OCR’s recent enforcement action against a small non-profit hospice organization in Idaho is more evidence that OCR is looking carefully at HIPAA Security Rule compliance. On December 28, 2012, HHS announced that Hospice of Northern Idaho (“HONI”) had agreed to pay HHS $50,000 to settle potential violations of the HIPAA Security Rule. This is the first settlement involving a breach of PHI affecting fewer than 500 individuals, and it sends a strong message to all covered entities that OCR will impose a penalty for HIPAA non-compliance regardless of the size of the breach.
This enforcement action arose out of the theft of an unencrypted laptop containing the protected health information of 441 individuals, including patient names, addresses, dates of birth, Social Security numbers, diagnoses, medications, lab results and other treatment information. The laptop was stolen from a HONI employee’s car while it was parked at her home in June 2010.
Because the breach involved fewer than 500 individuals, OCR began its investigation after the hospice reported the breach to HHS at the end of 2010 as required by HITECH.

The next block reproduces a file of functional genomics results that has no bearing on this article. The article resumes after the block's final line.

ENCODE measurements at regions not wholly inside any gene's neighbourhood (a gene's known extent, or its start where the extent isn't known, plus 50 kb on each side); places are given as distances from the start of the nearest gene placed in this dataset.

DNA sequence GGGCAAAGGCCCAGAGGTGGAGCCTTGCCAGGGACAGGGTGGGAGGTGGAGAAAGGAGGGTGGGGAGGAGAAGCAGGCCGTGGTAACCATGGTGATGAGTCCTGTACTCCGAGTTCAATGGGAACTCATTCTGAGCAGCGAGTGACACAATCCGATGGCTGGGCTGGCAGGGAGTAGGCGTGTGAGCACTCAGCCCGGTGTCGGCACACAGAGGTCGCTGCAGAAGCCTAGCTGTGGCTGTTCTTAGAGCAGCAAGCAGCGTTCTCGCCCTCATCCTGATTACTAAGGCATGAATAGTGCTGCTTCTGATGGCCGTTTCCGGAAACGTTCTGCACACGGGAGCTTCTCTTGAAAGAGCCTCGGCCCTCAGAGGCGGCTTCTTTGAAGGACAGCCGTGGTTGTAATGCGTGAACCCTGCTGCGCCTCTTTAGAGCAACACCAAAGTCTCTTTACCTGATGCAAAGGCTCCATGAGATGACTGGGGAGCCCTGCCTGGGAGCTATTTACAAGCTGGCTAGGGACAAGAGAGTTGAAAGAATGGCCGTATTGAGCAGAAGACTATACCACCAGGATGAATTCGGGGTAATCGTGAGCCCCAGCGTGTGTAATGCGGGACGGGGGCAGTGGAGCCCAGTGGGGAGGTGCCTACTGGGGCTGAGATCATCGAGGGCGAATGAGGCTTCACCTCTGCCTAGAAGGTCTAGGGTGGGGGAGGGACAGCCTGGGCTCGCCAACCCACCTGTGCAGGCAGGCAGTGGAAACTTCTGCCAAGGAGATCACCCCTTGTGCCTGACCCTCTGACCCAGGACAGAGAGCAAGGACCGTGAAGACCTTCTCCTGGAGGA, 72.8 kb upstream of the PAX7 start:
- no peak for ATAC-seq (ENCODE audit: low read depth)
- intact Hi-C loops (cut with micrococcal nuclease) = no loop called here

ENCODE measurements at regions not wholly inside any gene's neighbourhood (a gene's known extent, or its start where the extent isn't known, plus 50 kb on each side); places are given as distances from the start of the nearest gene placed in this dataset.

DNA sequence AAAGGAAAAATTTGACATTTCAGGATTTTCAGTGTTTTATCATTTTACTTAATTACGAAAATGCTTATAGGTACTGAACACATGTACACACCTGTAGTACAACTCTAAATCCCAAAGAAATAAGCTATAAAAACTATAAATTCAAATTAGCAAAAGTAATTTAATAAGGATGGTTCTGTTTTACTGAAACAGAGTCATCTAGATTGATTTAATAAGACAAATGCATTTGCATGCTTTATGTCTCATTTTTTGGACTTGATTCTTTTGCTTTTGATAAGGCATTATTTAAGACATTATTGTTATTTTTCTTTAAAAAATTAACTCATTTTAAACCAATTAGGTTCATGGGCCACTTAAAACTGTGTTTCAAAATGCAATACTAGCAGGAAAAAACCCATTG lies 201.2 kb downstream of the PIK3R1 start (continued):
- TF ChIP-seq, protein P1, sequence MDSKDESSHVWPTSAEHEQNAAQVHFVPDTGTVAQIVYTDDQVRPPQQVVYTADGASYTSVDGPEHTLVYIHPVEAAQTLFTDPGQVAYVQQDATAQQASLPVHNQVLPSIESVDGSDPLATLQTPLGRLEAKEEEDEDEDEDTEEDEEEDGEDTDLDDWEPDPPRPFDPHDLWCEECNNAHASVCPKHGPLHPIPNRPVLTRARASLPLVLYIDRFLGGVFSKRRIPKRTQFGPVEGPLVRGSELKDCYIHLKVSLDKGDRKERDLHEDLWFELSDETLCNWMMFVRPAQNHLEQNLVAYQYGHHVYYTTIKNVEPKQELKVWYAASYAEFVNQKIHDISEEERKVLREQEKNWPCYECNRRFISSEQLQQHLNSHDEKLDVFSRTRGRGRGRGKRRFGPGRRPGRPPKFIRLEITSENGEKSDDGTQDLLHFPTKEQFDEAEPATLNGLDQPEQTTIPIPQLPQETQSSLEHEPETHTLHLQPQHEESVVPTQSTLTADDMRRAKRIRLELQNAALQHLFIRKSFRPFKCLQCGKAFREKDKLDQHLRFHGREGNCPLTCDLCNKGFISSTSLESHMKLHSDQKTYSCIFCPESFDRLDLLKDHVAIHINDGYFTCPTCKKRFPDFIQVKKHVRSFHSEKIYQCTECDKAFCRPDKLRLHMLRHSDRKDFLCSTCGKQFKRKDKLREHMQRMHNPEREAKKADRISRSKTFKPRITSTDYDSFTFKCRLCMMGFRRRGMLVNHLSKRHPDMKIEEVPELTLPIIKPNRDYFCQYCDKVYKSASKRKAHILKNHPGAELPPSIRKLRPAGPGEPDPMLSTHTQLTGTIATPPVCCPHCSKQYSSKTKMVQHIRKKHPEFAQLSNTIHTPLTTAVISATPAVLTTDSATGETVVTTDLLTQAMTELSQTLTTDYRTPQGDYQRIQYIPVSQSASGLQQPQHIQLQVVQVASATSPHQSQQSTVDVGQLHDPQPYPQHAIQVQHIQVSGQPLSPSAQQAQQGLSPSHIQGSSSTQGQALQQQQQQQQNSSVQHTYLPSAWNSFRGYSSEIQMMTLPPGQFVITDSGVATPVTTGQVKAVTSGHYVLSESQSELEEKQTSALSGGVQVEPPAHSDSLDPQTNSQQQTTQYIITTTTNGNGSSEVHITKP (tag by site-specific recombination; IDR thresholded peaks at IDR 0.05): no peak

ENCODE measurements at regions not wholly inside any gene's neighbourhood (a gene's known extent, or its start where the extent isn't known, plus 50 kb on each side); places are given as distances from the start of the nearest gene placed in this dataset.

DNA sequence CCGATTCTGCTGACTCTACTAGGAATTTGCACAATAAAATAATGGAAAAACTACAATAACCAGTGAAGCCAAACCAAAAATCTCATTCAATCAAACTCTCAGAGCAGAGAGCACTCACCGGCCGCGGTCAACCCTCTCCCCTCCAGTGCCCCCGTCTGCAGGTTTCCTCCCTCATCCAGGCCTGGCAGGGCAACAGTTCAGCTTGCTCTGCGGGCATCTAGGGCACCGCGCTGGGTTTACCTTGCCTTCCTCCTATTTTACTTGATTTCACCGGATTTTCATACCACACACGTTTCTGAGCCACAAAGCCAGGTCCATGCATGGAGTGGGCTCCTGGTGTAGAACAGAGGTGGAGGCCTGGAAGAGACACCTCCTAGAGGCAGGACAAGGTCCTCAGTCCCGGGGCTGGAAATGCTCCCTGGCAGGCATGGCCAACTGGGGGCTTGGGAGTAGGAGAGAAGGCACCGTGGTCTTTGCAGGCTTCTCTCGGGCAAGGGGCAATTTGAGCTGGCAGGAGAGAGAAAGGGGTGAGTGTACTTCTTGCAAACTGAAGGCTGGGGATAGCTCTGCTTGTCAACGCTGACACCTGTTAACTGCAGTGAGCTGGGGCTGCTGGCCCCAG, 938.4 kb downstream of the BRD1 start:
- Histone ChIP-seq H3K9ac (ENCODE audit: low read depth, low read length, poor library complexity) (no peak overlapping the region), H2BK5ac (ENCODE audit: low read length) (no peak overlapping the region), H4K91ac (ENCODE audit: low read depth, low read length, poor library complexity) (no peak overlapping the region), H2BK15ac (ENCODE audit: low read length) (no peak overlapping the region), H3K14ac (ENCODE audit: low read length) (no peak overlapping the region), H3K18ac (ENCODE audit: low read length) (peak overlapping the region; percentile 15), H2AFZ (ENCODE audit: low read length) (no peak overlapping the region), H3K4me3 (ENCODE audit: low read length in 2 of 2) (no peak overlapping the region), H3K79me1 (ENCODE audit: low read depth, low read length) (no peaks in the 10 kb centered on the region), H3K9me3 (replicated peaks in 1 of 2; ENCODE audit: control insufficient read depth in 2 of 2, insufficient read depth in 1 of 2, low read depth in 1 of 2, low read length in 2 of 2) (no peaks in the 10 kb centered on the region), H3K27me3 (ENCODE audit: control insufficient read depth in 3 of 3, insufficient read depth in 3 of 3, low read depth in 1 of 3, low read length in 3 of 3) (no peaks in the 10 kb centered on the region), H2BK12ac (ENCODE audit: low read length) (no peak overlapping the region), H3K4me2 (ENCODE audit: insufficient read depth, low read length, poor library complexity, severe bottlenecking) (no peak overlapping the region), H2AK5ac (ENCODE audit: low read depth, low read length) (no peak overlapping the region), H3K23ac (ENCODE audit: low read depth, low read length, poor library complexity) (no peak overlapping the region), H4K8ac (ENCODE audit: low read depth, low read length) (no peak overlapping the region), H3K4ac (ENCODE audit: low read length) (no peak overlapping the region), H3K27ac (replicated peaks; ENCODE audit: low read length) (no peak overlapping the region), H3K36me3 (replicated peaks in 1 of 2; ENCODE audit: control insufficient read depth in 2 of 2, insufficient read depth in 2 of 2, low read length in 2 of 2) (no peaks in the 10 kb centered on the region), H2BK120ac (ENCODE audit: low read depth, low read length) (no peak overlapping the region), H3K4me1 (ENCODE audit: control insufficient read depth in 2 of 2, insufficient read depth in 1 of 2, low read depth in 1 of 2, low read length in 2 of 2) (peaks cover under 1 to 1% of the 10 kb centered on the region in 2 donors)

OCR sanctioned HONI after it discovered the hospice (1) had not conducted a security risk analysis as required by the HIPAA Security Rule; (2) did not have in place any policies or procedures to address mobile device security; and (3) did not implement security measures to address the risk of losing patient health information or maintain a process for managing that risk.
This enforcement action should serve as a warning to all covered entities, big and small, that Security Rule compliance must be a priority. At the very least, all covered entities should consider implementing the following Security Rule measures following the HONI settlement:
- Conduct (or update) an annual security risk analysis, including an evaluation of the potential risks to PHI maintained in and transmitted using portable electronic devices;
- Adopt security measures to ensure confidentiality of PHI created, maintained and transmitted using portable electronic devices;
- Properly encrypt PHI on laptops and other portable devices;
- Continually train employees on encryption and mobile device policies.